Saturday, September 13, 2008

That's a shame

Still too much for the majority of us to stomach:
The poll showed that more than half of Canadians -- 54 per cent -- reject the idea of a Conservative majority government, while 35-per-cent support it. Also, 38 per cent of Canadians reported they would be prepared to vote strategically, by switching their vote to another party, to prevent the prospect.
Hopefully, that will ruin Harpie's morning...and beyond that, his October 14th if we all work real hard. (h/t Thoughts on Climate Change)

By the way, speaking of preventing a Conservative majority, did you catch this synopsis of the state of affairs in Canada in Slate yesterday? If not, it's pretty bang on. From afar, they've captured the essence of our political problems. Here are three paragraphs from the piece, "What's the matter with Canada? How the world's nicest country turned mean."
...beneath the calm exterior, Canada's political system is in turmoil. Since 2004, a succession of unstable minority governments has led to a constant campaign frenzy, brutalizing Canada's once-broad political consensus and producing a series of policies at odds with the country's socially liberal, fiscally conservative identity. Canada is quietly becoming a political basket case, and this latest election may make things even worse.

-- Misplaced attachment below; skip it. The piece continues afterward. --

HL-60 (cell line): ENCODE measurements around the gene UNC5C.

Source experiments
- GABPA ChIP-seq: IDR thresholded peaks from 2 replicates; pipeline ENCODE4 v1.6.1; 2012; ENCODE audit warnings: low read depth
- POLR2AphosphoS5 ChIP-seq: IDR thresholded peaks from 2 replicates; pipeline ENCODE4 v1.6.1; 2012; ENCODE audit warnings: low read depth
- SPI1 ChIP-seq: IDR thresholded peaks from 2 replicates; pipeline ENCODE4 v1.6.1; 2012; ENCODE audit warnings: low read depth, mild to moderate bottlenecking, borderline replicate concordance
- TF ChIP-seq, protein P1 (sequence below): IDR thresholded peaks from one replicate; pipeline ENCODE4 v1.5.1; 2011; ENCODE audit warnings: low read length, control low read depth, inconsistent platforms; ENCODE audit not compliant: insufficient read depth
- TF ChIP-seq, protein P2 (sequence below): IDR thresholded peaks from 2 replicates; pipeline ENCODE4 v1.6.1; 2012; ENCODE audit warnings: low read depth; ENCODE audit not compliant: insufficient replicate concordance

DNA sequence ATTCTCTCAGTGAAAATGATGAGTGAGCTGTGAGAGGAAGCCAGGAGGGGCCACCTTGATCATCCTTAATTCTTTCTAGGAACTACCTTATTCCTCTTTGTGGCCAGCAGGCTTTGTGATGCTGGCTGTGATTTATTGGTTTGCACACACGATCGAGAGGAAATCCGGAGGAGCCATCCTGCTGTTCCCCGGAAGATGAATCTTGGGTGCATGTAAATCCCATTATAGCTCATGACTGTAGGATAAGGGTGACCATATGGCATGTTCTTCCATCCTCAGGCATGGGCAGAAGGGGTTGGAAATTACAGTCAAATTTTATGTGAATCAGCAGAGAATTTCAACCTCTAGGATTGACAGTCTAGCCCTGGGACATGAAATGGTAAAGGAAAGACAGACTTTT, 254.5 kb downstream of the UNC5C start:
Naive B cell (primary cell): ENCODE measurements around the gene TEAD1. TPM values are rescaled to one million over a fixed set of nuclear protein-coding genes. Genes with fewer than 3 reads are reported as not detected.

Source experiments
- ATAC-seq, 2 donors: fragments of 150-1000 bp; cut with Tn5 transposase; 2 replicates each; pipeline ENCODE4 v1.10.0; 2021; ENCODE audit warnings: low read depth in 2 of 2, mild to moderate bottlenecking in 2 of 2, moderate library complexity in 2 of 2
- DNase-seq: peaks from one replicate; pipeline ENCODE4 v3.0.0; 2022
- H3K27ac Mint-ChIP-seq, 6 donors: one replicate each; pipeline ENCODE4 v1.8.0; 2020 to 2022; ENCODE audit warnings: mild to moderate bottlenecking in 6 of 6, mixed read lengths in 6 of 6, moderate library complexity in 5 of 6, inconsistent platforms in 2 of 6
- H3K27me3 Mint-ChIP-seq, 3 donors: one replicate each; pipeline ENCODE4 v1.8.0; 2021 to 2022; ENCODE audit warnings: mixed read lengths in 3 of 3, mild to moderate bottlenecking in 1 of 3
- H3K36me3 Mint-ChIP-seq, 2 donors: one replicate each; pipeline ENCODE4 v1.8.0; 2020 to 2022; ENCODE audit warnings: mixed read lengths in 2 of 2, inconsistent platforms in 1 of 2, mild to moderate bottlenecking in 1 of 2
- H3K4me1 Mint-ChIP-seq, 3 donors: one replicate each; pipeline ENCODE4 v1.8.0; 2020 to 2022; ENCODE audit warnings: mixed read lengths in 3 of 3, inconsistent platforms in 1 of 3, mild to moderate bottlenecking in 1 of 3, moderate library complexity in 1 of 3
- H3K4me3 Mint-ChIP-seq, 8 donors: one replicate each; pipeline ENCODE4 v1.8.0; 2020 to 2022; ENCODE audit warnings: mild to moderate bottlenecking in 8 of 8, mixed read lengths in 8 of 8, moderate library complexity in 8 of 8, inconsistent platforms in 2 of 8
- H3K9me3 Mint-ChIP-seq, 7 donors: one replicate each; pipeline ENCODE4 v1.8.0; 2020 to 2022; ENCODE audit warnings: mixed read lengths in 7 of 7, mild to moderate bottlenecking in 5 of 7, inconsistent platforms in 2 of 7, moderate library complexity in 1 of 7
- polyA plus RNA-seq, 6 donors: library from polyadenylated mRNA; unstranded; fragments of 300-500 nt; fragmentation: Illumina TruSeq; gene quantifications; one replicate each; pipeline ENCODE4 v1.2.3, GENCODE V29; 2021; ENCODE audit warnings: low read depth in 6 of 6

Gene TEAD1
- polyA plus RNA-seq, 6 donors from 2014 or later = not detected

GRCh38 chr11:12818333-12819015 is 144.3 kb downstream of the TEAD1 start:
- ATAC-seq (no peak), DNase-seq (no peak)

Just scan the headlines. In June, the Organization for Economic Cooperation and Development warned that Canada—for years the only G8 country to post regular budget surpluses—was likely to fall into deficit this year, thanks to a reckless cut to the national sales tax. In February, the government proposed denying funding to films and TV shows whose content it deemed "not in the public interest," sparking cries of censorship from a sector that has historically received public support. In 2007, a member of the governing Conservative Party proposed a bill that would reopen the debate over abortion, a topic that governments both liberal and conservative have avoided for decades.

The country is projecting its uncharacteristic behavior abroad as well. After decades of encouraging countries to increase their foreign-aid spending, Canada cut its own, from 0.34 percent of GDP in 2005 to just 0.2 percent last year. Long a beacon of human rights, Ottawa announced last fall that it would stop advocating on behalf of Canadians sentenced to death in other countries. And Canada is now the only Western country that still has one of its citizens held in Guantanamo, but Ottawa has refused to press for his release.
Well worth a read today.